Importance of Dublin’s Phoenix Park to the sporting lives of Irish people explored in new exhibition

Importance of Dublin’s Phoenix Park to the sporting lives of Irish people explored in new exhibition

A NEW exhibition has been launched which honours the important historic connections of Dublin’s Phoenix Park to the sporting lives of the people of Ireland.

Clann of Gaelic Games is a collaborative exhibition between the GAA Museum at Croke Park and Ireland’s Office of Public Works (OPW) which showcases centuries of hurling, camogie and football activity at the park.

Launched yesterday, to mark the 130-year anniversary of the playing of the GAA All-Ireland finals in the park’s grounds, the installation at the Phoenix Park Visitor Centre traces the history of Irish sports at the site.

GAA Ard Stiúrthóir Tom Ryan GAA, OPW Minister of State Kieran O’ Donnell and Rosemary Collier, Head of Heritage Services and Capital Works Delivery at the OPW

Michael Cusack was inspired to found the GAA on November 1, 1884, following his efforts over the previous year trying to revive an interest in hurling through training sessions and exhibition matches held in the Phoenix Park.

As far back as the 1700s, hurling has been played in the Park, with teams having once competed on the land of the Vice Regal lodge, now Áras an Uachtaráin.

After the establishment of the GAA, the first ever inter-county match took place in the Phoenix Park in 1886 between Tipperary and Galway in hurling – the success of which is credited with encouraging the establishment of the All-Ireland senior championships the following year.

The All-Ireland Championship finals of 1893, which were not played until June 1894, were played in the Phoenix Park, with Blackrock of Cork winning in hurling against Confederation of Kilkenny and Young Irelands of Wexford crowned football champions after a final against Cork’s Dromtarriffe.

While the Park has played an important role in the sporting history of a range of sports for the last 140 years, it has continued to be significant to the playing of hurling and football for clubs and schools in Dublin.

Kieran O’ Donnell, Minister of State with Responsibility for the Office of Public Works, speaks at the launch event

This is equally so for the Camogie Association, which celebrates its 120th anniversary this year and has a long history of Phoenix Park activity.

The Park is also of crucial importance to the Ladies Gaelic Football Association, which marks its 50th anniversary this year.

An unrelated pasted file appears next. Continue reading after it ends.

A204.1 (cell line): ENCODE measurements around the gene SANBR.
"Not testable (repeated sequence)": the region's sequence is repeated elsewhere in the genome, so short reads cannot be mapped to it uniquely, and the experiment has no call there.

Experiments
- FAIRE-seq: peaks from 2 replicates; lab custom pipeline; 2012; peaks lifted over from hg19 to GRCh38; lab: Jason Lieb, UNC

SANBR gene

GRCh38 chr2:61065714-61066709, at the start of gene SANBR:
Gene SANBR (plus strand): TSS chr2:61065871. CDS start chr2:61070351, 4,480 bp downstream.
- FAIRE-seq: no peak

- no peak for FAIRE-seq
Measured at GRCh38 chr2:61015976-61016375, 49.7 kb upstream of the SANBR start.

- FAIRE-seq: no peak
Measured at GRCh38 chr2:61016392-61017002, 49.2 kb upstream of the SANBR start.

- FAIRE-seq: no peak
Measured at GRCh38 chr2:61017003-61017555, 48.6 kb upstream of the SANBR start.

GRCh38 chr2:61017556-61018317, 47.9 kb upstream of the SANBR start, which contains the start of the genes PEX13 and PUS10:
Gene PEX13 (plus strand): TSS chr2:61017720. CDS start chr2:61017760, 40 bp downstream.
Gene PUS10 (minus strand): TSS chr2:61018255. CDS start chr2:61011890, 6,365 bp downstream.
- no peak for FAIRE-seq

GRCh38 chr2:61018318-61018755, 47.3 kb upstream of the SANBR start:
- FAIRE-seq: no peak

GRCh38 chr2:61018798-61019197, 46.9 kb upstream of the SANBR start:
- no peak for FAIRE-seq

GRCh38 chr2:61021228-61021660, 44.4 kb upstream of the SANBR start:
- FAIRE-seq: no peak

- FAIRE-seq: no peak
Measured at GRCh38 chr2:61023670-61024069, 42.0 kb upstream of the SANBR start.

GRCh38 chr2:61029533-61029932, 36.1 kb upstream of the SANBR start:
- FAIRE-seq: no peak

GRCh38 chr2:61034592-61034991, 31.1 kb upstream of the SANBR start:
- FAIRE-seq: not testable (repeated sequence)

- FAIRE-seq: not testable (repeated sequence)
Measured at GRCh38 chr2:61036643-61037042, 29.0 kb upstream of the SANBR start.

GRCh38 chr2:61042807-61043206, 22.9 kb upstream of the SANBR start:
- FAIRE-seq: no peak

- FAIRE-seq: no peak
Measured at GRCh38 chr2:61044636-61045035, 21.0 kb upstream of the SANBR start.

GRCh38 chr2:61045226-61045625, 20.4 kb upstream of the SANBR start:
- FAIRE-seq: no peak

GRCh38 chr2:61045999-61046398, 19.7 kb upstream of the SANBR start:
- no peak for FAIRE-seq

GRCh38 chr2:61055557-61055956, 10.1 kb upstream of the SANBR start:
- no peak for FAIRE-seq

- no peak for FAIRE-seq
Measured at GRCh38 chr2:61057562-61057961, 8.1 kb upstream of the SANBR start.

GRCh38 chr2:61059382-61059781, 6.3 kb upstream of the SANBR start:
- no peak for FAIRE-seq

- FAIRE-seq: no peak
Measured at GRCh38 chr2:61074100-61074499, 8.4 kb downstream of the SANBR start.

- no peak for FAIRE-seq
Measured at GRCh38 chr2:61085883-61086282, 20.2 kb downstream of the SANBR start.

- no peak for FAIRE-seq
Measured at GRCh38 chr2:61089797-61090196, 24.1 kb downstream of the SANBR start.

Kieran O’Donnell TD, Minister of State with OPW responsibility attended the launch of the Clann of Gaelic Games exhibition, which will be open at the visitor centre for the next two months.

“The OPW is delighted to collaborate with the GAA in bringing this wonderful exhibition ‘Clann of Gaelic Games’ to the Phoenix Park which recognizes the importance of the Phoenix Park with the creation and the development of the GAA movement,” Minister O’Donnell said.

“This showcases another aspect of how the Phoenix Park has played an essential part in the lives of the people of Ireland throughout the years.”

He added: “I would encourage GAA enthusiasts and anyone with an interest in Gaelic games, the Phoenix Park and its history to visit this exhibit over the summer.”

GAA Director General, Tom Ryan said the Phoenix Park is “pivotal” in the story of the GAA in Ireland.

“You cannot tell the story of the GAA without talking about the Phoenix Park, such was the pivotal role it played in the years before the GAA’s foundation, and in its formative years,” Mr Ryan said.

Minister O’Donnell planted a tree in the Phoenix Park in the Visitors Centre grounds

“The Park’s links to Gaelic games go back much further and so it is fitting that in remembering the heroes of the 1893 All-Ireland finals, played in the Park, that we also commemorate the role the Park has played for several centuries facilitating Gaelic games and the importance it continues to have as a venue for football, ladies football, camogie and hurling," he added.

During the launch event, a plaque marking the 1893 finals was unveiled while an oak tree was planted by Minister O’Donnell to symbolise the strength of the link between Gaelic games and the Park.

Children from St Brigids and St Oliver Plunkett’s GAA clubs played exhibition games in football, hurling and camogie and GAA Games For All during the event.

Representatives from clubs and counties who competed in the 1893 All-Ireland finals were also in attendance.